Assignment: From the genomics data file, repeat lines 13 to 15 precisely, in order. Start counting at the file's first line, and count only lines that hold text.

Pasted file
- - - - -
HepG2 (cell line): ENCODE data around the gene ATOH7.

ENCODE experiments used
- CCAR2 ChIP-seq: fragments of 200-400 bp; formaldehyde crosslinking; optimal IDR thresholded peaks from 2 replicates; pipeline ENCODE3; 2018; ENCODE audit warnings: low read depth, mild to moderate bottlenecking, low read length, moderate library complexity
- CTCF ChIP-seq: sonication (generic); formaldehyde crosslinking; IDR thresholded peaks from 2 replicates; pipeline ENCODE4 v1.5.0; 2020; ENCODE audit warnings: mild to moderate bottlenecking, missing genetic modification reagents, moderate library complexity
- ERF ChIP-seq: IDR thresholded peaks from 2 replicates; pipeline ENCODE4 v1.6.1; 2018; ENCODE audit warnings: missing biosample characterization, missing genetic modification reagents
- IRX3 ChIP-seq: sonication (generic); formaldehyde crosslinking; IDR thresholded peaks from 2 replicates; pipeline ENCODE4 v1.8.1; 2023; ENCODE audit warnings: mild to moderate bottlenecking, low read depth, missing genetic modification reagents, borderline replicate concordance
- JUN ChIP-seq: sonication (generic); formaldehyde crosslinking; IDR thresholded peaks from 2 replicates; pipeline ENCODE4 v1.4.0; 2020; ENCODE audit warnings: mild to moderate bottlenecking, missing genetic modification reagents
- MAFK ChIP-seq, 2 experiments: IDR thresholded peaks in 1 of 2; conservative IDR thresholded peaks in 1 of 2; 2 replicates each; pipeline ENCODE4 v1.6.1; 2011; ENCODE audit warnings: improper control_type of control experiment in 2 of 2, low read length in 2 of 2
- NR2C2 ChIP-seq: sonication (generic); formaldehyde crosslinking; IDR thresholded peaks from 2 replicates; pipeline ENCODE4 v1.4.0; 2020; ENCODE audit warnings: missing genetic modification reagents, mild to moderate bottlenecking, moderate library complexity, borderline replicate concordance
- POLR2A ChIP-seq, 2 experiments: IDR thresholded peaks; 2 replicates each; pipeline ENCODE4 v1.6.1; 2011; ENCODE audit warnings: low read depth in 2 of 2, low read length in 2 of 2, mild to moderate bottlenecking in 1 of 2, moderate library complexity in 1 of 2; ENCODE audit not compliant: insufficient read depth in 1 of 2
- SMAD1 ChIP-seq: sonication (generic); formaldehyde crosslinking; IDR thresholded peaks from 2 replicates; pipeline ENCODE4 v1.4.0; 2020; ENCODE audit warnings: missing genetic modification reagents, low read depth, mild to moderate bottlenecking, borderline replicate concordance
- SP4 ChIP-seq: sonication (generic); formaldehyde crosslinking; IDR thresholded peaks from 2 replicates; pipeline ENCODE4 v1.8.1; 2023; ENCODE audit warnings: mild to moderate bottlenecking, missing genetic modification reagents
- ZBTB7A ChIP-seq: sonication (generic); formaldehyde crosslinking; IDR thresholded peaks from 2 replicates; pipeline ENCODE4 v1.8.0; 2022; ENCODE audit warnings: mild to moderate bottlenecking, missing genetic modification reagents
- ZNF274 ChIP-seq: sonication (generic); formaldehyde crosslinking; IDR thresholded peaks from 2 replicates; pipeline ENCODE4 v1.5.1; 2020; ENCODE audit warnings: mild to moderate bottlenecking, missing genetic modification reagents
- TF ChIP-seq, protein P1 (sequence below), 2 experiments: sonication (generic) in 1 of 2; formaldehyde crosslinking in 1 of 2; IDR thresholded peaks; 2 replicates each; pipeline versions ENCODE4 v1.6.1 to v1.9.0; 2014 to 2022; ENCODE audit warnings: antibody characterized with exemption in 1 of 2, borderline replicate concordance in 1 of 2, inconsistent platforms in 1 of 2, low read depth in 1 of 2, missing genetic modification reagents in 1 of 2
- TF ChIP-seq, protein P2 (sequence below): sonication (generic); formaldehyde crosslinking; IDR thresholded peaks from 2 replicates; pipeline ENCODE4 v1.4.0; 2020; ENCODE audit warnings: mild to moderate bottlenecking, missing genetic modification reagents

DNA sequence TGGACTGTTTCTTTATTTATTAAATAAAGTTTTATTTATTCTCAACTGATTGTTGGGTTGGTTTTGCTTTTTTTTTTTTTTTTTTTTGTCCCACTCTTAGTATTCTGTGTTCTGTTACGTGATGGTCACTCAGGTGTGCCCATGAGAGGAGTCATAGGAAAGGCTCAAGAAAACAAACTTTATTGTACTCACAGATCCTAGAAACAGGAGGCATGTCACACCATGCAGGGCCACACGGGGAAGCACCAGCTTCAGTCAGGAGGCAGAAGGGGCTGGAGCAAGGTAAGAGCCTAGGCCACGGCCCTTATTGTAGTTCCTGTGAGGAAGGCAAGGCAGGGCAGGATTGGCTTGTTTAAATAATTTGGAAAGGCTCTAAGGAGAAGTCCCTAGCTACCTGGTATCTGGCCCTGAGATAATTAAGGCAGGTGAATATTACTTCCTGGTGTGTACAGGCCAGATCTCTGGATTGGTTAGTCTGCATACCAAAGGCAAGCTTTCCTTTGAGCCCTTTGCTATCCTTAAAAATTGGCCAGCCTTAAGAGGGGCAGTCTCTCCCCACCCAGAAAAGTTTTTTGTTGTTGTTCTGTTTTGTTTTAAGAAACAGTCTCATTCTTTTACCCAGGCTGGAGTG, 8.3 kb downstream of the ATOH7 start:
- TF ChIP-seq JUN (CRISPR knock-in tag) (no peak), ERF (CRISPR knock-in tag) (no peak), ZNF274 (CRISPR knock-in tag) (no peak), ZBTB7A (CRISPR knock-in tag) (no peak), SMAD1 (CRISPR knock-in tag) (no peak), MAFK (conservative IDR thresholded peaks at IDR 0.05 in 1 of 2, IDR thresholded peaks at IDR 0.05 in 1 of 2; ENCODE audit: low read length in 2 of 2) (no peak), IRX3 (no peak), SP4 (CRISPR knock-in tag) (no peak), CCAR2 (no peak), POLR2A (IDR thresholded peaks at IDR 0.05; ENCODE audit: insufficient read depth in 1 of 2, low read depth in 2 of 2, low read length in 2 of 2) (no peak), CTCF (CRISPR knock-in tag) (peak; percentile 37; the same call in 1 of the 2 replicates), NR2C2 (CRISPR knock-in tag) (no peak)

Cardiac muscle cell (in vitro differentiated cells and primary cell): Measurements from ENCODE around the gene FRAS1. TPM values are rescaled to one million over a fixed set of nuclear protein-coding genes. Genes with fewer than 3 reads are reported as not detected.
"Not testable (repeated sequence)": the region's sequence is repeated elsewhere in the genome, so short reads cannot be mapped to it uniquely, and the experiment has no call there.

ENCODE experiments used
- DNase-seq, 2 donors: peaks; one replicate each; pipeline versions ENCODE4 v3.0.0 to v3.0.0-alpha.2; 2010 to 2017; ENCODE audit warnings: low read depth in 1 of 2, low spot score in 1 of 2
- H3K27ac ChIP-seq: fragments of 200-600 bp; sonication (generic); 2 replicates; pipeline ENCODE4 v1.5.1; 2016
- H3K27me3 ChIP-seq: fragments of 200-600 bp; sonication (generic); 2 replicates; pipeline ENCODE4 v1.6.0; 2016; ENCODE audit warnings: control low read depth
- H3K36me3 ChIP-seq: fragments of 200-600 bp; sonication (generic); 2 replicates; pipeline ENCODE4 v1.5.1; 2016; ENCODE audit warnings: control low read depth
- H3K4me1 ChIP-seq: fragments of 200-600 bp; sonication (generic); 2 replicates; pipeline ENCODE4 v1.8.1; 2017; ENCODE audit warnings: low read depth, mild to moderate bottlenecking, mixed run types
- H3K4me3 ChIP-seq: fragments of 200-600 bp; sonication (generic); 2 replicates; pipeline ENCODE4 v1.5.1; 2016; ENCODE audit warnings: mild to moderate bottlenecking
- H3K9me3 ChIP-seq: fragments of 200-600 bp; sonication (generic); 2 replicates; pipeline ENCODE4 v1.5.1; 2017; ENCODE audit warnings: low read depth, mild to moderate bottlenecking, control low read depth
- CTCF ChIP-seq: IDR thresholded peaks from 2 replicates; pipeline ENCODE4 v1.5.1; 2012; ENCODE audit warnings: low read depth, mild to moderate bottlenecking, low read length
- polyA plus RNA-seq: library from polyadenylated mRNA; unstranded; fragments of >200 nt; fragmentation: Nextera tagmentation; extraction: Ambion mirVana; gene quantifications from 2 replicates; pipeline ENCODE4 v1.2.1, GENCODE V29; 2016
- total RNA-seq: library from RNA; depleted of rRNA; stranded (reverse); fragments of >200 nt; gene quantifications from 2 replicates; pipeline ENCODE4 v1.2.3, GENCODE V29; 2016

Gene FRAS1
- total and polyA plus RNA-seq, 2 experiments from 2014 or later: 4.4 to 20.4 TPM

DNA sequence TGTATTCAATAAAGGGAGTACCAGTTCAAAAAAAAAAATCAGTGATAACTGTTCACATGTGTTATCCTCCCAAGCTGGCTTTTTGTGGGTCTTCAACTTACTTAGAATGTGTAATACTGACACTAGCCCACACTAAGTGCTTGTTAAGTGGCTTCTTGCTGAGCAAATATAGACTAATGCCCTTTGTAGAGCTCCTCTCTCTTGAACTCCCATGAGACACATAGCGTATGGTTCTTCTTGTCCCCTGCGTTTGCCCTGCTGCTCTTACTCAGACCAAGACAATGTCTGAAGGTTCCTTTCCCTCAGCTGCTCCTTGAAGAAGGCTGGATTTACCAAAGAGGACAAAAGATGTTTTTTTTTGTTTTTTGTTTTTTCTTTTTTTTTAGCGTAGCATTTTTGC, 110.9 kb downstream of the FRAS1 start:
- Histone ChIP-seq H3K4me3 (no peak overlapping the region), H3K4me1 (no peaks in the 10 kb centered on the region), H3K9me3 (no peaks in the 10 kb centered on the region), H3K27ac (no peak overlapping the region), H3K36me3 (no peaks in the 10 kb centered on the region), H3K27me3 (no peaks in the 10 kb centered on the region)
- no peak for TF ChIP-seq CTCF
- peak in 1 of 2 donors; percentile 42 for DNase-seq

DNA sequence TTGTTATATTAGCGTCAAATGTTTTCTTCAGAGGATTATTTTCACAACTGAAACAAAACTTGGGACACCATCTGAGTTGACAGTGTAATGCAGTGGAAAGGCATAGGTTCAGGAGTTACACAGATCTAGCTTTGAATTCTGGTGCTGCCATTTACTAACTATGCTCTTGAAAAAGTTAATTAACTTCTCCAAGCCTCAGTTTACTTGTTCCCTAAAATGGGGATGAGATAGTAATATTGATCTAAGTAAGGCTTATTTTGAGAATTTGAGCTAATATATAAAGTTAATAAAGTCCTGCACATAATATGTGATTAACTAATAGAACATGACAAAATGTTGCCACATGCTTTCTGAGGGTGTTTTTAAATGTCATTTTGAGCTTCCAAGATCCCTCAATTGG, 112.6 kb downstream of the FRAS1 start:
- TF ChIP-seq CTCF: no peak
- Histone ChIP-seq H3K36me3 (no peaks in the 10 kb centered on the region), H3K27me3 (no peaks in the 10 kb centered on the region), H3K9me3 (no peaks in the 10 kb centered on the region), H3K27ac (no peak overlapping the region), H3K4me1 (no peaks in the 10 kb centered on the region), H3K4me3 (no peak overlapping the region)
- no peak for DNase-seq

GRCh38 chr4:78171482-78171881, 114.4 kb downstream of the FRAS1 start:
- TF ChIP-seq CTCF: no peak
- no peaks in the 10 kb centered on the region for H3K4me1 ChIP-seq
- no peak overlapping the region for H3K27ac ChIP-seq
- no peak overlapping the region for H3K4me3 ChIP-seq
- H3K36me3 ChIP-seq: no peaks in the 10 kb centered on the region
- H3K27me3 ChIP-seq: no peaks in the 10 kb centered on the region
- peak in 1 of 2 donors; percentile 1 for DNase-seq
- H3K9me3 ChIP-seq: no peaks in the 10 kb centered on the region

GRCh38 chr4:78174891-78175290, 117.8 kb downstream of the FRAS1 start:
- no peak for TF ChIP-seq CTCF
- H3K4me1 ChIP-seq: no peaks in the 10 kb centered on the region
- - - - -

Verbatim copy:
- ZBTB7A ChIP-seq: sonication (generic); formaldehyde crosslinking; IDR thresholded peaks from 2 replicates; pipeline ENCODE4 v1.8.0; 2022; ENCODE audit warnings: mild to moderate bottlenecking, missing genetic modification reagents
- ZNF274 ChIP-seq: sonication (generic); formaldehyde crosslinking; IDR thresholded peaks from 2 replicates; pipeline ENCODE4 v1.5.1; 2020; ENCODE audit warnings: mild to moderate bottlenecking, missing genetic modification reagents
- TF ChIP-seq, protein P1 (sequence below), 2 experiments: sonication (generic) in 1 of 2; formaldehyde crosslinking in 1 of 2; IDR thresholded peaks; 2 replicates each; pipeline versions ENCODE4 v1.6.1 to v1.9.0; 2014 to 2022; ENCODE audit warnings: antibody characterized with exemption in 1 of 2, borderline replicate concordance in 1 of 2, inconsistent platforms in 1 of 2, low read depth in 1 of 2, missing genetic modification reagents in 1 of 2